The formation of an ostiole at maturity, with release of the spores through this, is fundamental to the definition of a perithecium. Another type of ascocarp in the Ascomycota is the 'cleistothecium', in which no ostiole is formed and the spores are released by splitting of the ascocarp wall. As yet, there appear to be no cleistothecial lichens known. (?)
2. Apothecium (plural: apothecia)
Apothecia typically are more open structures, cup or saucer-shaped, often with a distinct margin and popularly likened to jam tarts. The hymenium, the tissue containing the asci, forms the disc, the often concave, flat or sometimes convex upper surface of the apothecium, and it is typically exposed from an early stage in development. Apothecia that are much more deeply cup-shaped, with incurved margins hiding and protecting the disc, are said to be 'urceolate'.
Xanthoria parietina, (Wicken Fen, Cambridgeshire, 2007).
The apothecia are commonly abundant in this species. The margins are thalline (see below), and match the colour of the rest of the thallus, while the discs are rather darker orange.
The hymenium, composed of asci and paraphyses, occupies the entire expanse of the disc surface.
In this case there is no visible 'proper margin' (see below) inside the thalline margin.
Two basic types of apothecium are recognised in lichens, differing in their margins and underside (together the exciple). Their distinction is important in classification and identification and, while often easily recognised, may require microscopc examination of the apothecium in section for certainty. (See below for more specialised apothecial structures.)
i) lecideine apothecium
Lecideine apothecia match the structure of those in non-lichenised discomycetes. The exciple forms the underside and outer layer of the apothecium, extending up to the rim, where it forms the "proper margin". This excipular tissue is part of the true apothecial tissue and does not contain algal cells. The proper margin is sometimes conspicuous and a different colour from the disc, but more often is narrow, the same colour as the disc, inconspicuous, and is often excluded (turned under) as the apothecium grows.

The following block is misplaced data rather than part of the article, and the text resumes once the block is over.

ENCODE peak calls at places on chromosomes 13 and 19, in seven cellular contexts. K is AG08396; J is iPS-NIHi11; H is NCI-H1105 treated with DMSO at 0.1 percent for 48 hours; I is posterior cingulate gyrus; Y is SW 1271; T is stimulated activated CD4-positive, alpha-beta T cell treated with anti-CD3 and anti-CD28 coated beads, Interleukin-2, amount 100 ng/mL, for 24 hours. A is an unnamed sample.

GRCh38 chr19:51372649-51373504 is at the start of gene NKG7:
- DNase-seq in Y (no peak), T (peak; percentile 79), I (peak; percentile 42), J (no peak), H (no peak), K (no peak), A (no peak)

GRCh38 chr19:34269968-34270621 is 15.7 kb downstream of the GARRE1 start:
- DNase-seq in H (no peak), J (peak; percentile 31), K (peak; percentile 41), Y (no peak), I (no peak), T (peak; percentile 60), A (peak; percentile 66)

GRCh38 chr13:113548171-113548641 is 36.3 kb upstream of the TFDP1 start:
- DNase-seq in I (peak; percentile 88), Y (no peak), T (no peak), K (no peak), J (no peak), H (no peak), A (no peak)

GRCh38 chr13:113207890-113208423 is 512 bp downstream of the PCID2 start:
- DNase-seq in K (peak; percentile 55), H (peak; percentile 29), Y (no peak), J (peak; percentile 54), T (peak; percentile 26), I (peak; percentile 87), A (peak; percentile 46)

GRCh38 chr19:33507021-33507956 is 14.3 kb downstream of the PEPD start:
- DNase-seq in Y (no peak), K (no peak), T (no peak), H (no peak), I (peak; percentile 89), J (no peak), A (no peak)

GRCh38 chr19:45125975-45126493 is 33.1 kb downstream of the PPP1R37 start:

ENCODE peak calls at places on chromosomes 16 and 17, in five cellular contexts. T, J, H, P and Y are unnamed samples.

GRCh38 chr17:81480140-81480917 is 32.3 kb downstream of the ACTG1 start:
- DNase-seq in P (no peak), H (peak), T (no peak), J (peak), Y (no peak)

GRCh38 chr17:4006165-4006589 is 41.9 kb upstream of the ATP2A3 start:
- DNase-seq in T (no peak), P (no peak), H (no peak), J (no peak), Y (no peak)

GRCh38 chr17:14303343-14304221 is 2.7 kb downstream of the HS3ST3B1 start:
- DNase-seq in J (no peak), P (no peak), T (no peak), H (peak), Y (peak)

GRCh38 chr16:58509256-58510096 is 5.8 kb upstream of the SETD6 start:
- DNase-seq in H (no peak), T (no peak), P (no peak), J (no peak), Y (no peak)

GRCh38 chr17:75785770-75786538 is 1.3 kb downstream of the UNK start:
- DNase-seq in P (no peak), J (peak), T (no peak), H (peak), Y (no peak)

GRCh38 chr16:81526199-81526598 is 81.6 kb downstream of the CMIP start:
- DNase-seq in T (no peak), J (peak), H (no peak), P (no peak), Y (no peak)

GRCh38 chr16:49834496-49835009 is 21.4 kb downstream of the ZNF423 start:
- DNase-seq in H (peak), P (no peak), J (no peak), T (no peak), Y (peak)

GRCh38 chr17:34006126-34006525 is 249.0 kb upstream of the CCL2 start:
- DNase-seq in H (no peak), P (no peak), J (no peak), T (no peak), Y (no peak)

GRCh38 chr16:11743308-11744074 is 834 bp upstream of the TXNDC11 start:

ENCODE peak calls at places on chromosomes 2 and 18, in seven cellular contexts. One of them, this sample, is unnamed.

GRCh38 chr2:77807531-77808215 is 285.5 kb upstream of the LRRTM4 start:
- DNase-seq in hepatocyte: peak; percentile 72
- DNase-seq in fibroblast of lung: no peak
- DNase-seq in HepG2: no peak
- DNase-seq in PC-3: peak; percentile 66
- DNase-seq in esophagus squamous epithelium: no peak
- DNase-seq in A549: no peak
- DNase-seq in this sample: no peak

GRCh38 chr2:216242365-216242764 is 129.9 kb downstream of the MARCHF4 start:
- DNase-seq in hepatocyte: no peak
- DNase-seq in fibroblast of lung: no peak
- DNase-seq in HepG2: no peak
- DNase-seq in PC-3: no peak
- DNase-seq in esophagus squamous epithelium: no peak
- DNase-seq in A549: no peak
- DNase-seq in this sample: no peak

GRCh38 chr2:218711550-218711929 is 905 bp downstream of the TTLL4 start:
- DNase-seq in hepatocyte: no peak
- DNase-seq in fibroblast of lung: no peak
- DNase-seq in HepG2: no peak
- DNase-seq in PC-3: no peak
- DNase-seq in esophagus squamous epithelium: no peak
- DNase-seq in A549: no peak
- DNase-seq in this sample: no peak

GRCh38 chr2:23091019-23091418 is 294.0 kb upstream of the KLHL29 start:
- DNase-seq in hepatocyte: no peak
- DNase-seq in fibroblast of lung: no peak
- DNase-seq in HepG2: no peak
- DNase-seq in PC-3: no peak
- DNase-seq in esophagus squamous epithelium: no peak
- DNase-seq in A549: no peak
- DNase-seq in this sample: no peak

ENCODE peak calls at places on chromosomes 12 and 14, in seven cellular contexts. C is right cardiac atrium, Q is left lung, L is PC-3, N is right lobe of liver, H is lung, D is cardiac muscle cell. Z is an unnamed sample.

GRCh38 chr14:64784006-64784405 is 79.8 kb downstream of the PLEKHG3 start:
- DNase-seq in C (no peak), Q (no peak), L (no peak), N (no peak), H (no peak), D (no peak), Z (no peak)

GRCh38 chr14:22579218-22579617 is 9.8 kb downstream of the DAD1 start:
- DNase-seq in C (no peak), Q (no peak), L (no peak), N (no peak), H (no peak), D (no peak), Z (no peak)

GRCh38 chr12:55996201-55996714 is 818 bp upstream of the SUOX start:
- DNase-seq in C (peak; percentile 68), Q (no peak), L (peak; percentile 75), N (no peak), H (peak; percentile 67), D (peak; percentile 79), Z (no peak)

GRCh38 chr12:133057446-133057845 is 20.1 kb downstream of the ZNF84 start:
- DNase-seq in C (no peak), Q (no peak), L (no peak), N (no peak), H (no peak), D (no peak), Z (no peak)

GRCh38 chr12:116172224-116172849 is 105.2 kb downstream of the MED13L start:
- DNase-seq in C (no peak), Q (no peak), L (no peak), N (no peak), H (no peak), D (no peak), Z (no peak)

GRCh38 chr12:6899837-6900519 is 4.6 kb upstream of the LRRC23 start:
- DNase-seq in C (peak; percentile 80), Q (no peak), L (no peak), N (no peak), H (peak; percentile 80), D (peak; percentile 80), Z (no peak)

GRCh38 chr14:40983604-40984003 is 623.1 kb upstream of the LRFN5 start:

vertical section showing exciple and proper margin (from Smith, 1921).
("Lecidia parasema" is an old name that was used for what is now Lecidella elaeochroma.)
Porpidia platycarpoides, (Isle of Muck, 2012).
The lecideine apothecia have rather thick proper margins in this species, and these margins are somewhat lighter in colour than the disc.
(N.B., the discs are frequently grey-pruinose in this species.)
ii) lecanorine apothecium
In lecanorine (or "thalline") apothecia, the thallus tissue extends up the outside of the apothecium to form the exciple and the rim. In theory there may still be the true exciple tissues of the apothecium itself inside this and a narrow proper margin may still be visible, but commonly only a thalline margin can be seen. This thalline margin generally retains the colour of the thallus and so is commonly a different colour from the disc. It normally contains algal cells and sometimes also crystals. It may show other properties of the thallus, including formation of soredia.
top view and vertical section showing exciple and thalline margins
(adapted from Smith, 1921).
No proper margin or non-thalline excipular tissue is depicted.
("Lecanora subfusca" is an old name for what is now known to be an aggregate of species. Many of these have large crystals in the thalline margins, but these are not depicted here.)